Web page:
Later, however, I have added brief allegories, almost for every chapter. This is not because I attach great importance to them, but I want to forestall the silly attempts at allegorical interpretation that some make. We see that Jerome, Origen, and other ancient writers did not employ a sufficiently felicitous and helpful method of devising allegories, since they direct everything to manners and works, whereas everything should rather be applied to the Word and to faith. Indeed, they exercised themselves in pure allegories, namely, in the talk of crazy persons. Lest readers be deceived by a false idea in allegories, I reckoned it worth the effort to show them that it is a proper allegory when, so far as possible, they discover in every allegory the ministry of the Word or the progress of the Gospel and of faith. For this is the purpose of whatever figures or meanings there are in the Law and the people of Moses.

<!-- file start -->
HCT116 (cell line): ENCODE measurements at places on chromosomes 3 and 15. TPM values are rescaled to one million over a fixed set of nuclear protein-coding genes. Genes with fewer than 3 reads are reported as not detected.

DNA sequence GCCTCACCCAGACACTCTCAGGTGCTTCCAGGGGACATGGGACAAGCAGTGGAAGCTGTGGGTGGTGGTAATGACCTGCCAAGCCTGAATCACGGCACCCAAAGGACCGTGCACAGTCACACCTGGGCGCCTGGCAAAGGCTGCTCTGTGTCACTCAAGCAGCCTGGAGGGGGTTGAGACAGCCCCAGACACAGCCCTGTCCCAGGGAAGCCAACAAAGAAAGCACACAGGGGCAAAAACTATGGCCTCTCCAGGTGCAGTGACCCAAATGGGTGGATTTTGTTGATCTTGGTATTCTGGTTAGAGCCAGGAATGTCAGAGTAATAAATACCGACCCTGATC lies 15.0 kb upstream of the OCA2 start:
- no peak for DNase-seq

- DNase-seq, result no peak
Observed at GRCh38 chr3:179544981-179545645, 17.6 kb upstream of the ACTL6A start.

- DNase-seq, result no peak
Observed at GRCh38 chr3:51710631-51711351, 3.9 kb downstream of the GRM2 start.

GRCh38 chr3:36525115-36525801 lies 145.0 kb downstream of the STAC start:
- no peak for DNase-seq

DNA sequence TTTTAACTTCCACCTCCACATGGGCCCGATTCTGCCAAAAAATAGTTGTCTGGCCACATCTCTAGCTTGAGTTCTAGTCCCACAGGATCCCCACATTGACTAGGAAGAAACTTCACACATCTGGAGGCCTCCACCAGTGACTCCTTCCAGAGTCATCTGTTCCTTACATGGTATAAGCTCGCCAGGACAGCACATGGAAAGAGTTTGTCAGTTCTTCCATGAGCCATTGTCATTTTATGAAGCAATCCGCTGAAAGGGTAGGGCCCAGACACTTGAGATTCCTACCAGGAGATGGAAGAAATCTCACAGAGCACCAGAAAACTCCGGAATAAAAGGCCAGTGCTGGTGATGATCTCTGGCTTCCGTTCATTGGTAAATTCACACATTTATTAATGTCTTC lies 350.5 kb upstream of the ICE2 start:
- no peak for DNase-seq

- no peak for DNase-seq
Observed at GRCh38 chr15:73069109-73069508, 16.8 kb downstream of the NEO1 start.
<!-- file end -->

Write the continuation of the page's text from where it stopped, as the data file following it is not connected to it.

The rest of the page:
Luther’s works, vol. 9: Lectures on Deuteronomy 1525